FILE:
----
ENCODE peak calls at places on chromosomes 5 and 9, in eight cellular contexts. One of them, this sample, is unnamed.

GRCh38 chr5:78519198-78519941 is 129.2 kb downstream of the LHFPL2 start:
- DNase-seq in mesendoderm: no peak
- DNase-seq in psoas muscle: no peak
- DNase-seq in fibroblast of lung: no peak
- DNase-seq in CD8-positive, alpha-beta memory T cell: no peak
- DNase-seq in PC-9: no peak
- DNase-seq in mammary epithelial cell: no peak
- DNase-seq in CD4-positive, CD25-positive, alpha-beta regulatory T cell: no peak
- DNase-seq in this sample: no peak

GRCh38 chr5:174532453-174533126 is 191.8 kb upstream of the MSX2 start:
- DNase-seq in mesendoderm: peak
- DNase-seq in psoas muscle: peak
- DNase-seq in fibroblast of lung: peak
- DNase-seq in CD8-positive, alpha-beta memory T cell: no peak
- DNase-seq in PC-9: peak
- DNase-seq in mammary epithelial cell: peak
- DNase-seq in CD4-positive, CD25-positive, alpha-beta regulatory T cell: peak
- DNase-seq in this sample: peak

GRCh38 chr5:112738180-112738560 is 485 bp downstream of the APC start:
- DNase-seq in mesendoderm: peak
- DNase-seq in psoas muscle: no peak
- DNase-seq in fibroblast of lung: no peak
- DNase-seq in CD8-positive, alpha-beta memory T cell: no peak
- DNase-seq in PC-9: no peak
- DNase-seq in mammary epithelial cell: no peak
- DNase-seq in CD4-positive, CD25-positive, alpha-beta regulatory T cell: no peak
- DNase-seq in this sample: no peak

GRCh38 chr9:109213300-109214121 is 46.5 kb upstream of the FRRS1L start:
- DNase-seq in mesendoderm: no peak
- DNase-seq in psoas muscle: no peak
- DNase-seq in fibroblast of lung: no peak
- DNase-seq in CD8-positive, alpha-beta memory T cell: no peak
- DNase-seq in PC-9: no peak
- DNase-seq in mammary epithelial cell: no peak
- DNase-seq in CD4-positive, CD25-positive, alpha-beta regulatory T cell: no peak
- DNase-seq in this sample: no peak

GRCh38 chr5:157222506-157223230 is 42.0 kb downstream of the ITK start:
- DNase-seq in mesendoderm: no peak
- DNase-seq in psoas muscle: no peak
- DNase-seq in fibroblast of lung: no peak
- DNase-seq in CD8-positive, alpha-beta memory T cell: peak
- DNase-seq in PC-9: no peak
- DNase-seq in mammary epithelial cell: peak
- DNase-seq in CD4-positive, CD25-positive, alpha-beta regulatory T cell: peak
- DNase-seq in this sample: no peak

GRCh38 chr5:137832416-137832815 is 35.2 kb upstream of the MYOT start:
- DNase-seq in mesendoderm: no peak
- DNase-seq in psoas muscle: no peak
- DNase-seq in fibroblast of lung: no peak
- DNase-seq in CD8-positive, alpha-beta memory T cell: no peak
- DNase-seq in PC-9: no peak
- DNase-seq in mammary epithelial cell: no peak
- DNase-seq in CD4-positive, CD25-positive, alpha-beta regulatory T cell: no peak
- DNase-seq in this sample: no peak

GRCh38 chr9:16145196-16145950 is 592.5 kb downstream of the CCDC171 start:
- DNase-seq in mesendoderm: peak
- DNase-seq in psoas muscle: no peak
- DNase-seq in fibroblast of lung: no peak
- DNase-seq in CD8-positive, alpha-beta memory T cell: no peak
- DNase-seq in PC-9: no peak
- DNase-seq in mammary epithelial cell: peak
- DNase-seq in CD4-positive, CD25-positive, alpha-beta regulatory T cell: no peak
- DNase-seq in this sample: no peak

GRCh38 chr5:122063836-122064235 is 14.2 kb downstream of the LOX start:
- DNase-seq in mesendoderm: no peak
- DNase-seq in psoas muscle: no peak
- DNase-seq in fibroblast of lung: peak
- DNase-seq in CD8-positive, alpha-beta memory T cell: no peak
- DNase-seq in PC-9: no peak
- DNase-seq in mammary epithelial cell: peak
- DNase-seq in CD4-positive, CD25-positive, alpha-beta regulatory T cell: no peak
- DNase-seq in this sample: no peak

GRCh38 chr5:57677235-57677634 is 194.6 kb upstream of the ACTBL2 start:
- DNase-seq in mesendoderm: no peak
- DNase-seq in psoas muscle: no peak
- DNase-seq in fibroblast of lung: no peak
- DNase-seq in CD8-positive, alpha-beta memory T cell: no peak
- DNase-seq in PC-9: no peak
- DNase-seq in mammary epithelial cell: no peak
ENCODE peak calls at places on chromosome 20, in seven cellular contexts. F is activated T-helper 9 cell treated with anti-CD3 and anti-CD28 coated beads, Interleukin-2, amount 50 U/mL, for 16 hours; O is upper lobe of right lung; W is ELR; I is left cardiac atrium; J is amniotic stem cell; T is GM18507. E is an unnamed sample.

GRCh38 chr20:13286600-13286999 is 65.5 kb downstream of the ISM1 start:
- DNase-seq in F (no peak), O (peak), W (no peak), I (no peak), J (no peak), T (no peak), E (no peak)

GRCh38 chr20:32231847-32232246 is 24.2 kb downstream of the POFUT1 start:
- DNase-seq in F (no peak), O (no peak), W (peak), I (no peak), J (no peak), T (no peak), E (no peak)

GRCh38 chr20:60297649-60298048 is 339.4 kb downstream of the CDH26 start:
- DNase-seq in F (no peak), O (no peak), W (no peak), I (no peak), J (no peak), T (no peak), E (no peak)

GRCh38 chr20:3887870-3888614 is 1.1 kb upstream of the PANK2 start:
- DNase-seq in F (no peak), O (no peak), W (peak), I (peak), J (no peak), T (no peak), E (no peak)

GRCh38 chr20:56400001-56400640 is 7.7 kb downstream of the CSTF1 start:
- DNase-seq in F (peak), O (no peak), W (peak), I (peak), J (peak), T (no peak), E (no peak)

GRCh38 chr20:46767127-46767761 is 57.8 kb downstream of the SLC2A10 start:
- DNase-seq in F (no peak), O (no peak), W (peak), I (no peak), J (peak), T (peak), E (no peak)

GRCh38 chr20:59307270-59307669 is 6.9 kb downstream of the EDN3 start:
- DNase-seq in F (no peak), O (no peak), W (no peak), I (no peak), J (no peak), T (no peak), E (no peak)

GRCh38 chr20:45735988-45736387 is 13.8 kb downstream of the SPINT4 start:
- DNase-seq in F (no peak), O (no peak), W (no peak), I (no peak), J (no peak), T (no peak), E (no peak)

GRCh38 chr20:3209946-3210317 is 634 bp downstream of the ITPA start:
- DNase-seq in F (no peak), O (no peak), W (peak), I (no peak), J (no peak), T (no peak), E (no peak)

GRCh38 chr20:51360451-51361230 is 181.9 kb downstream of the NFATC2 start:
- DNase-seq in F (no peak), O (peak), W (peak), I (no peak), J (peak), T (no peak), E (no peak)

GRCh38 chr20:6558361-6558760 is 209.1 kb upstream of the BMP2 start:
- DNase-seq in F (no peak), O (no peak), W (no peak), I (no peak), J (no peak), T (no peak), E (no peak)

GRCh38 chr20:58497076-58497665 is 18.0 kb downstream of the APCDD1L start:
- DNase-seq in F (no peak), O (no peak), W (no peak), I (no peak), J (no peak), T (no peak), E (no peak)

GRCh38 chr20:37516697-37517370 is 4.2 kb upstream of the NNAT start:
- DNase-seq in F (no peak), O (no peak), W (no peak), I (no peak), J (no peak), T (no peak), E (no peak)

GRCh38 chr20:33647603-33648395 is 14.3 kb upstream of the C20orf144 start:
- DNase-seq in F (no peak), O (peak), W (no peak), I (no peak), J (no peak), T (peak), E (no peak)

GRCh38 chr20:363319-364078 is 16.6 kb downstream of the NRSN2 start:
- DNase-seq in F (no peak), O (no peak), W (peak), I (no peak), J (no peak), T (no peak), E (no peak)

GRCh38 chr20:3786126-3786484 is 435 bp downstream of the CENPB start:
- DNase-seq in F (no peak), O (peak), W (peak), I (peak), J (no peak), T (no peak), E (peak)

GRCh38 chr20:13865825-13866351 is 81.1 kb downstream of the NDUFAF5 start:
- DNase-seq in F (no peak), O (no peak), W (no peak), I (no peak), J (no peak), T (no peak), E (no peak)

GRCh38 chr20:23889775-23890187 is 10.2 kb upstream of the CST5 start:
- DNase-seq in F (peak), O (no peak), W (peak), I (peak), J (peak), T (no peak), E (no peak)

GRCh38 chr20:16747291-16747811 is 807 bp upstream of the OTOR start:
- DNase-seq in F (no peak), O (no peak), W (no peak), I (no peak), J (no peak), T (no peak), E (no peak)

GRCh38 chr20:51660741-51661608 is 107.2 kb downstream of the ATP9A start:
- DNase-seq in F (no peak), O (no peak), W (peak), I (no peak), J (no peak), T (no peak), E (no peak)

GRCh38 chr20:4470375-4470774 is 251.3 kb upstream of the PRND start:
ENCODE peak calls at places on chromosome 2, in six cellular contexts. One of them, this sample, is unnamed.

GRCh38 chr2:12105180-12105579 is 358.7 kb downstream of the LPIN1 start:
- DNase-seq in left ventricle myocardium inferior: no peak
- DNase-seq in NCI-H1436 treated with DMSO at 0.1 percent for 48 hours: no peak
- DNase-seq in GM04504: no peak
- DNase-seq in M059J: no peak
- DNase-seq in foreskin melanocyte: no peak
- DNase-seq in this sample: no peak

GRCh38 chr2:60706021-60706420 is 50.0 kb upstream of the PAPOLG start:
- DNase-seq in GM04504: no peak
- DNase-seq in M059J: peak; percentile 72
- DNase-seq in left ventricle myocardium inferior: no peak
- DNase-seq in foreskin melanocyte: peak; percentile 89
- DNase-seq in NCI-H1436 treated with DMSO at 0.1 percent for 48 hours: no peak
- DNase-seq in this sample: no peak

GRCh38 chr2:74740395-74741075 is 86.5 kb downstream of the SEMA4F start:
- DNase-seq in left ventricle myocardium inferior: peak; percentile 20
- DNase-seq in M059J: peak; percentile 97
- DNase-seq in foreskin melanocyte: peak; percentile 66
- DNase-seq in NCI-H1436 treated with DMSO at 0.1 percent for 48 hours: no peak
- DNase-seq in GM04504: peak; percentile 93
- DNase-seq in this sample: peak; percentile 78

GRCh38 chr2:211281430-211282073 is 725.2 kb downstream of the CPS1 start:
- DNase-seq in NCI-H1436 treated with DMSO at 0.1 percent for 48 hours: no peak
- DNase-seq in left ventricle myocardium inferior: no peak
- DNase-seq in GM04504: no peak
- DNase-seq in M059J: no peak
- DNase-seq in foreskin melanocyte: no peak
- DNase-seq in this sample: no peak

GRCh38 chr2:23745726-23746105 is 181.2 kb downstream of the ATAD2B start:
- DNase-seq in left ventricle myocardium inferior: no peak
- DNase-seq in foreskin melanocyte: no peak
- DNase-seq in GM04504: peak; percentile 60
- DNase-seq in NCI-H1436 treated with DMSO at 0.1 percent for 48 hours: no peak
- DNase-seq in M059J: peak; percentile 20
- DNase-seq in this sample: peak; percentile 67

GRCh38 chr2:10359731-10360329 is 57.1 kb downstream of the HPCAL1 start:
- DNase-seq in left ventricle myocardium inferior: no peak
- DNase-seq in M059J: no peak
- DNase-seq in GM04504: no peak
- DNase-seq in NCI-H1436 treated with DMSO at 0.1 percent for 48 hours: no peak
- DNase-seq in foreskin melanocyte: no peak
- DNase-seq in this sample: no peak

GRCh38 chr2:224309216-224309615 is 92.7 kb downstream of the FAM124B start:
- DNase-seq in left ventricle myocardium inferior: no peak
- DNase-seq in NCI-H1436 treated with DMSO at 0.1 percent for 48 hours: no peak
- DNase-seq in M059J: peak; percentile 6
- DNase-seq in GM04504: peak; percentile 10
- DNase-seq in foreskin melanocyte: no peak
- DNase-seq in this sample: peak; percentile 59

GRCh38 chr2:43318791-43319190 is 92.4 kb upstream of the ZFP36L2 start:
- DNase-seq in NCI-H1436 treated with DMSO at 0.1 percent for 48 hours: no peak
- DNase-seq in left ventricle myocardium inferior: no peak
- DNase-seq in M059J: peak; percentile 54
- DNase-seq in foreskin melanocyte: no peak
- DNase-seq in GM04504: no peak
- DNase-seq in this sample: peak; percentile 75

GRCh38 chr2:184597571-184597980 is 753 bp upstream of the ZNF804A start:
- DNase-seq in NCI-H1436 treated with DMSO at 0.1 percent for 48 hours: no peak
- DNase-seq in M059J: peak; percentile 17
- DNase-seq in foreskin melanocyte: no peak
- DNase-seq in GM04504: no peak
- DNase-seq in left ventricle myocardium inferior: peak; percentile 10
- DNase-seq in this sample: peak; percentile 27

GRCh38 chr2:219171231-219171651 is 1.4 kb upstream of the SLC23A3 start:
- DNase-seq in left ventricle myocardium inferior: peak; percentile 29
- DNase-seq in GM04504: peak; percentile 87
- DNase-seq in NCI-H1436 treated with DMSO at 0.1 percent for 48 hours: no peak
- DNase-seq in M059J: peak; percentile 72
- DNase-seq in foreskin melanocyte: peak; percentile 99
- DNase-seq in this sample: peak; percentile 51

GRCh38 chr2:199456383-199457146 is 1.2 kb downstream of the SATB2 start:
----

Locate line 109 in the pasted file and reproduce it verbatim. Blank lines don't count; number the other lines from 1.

- DNase-seq in F (no peak), O (peak), W (no peak), I (no peak), J (no peak), T (peak), E (no peak)